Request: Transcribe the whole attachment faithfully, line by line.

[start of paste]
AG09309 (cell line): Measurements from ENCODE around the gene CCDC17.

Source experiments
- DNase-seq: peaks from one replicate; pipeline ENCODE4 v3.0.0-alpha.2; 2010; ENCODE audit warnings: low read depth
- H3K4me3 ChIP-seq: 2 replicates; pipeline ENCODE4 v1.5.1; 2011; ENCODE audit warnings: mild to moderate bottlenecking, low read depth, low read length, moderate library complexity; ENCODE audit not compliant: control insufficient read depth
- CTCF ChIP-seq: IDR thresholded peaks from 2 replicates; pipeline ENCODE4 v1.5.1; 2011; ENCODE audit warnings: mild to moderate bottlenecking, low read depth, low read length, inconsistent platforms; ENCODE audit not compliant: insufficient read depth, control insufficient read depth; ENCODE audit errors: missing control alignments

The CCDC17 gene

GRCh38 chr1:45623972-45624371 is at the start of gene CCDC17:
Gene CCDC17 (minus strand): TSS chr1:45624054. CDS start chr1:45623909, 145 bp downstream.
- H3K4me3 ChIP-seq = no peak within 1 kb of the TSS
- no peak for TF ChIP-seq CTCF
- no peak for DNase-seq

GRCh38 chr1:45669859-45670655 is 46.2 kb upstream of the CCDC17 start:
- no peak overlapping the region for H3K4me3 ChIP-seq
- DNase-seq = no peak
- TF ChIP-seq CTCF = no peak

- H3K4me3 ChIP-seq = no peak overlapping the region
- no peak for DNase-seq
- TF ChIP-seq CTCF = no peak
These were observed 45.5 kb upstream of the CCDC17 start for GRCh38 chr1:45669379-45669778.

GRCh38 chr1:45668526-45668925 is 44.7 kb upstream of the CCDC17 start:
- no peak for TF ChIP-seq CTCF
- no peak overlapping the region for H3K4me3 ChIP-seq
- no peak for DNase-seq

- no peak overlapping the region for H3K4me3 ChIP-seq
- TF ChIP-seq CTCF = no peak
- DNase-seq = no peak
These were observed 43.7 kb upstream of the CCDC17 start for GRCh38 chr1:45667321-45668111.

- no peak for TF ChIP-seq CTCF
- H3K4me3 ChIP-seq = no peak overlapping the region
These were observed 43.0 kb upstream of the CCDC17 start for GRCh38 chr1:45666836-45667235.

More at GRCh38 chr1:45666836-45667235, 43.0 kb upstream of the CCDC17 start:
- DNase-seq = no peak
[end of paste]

AG09309 (cell line): Measurements from ENCODE around the gene CCDC17.

Source experiments
- DNase-seq: peaks from one replicate; pipeline ENCODE4 v3.0.0-alpha.2; 2010; ENCODE audit warnings: low read depth
- H3K4me3 ChIP-seq: 2 replicates; pipeline ENCODE4 v1.5.1; 2011; ENCODE audit warnings: mild to moderate bottlenecking, low read depth, low read length, moderate library complexity; ENCODE audit not compliant: control insufficient read depth
- CTCF ChIP-seq: IDR thresholded peaks from 2 replicates; pipeline ENCODE4 v1.5.1; 2011; ENCODE audit warnings: mild to moderate bottlenecking, low read depth, low read length, inconsistent platforms; ENCODE audit not compliant: insufficient read depth, control insufficient read depth; ENCODE audit errors: missing control alignments

The CCDC17 gene

GRCh38 chr1:45623972-45624371 is at the start of gene CCDC17:
Gene CCDC17 (minus strand): TSS chr1:45624054. CDS start chr1:45623909, 145 bp downstream.
- H3K4me3 ChIP-seq = no peak within 1 kb of the TSS
- no peak for TF ChIP-seq CTCF
- no peak for DNase-seq

GRCh38 chr1:45669859-45670655 is 46.2 kb upstream of the CCDC17 start:
- no peak overlapping the region for H3K4me3 ChIP-seq
- DNase-seq = no peak
- TF ChIP-seq CTCF = no peak

- H3K4me3 ChIP-seq = no peak overlapping the region
- no peak for DNase-seq
- TF ChIP-seq CTCF = no peak
These were observed 45.5 kb upstream of the CCDC17 start for GRCh38 chr1:45669379-45669778.

GRCh38 chr1:45668526-45668925 is 44.7 kb upstream of the CCDC17 start:
- no peak for TF ChIP-seq CTCF
- no peak overlapping the region for H3K4me3 ChIP-seq
- no peak for DNase-seq

- no peak overlapping the region for H3K4me3 ChIP-seq
- TF ChIP-seq CTCF = no peak
- DNase-seq = no peak
These were observed 43.7 kb upstream of the CCDC17 start for GRCh38 chr1:45667321-45668111.

- no peak for TF ChIP-seq CTCF
- H3K4me3 ChIP-seq = no peak overlapping the region
These were observed 43.0 kb upstream of the CCDC17 start for GRCh38 chr1:45666836-45667235.

More at GRCh38 chr1:45666836-45667235, 43.0 kb upstream of the CCDC17 start:
- DNase-seq = no peak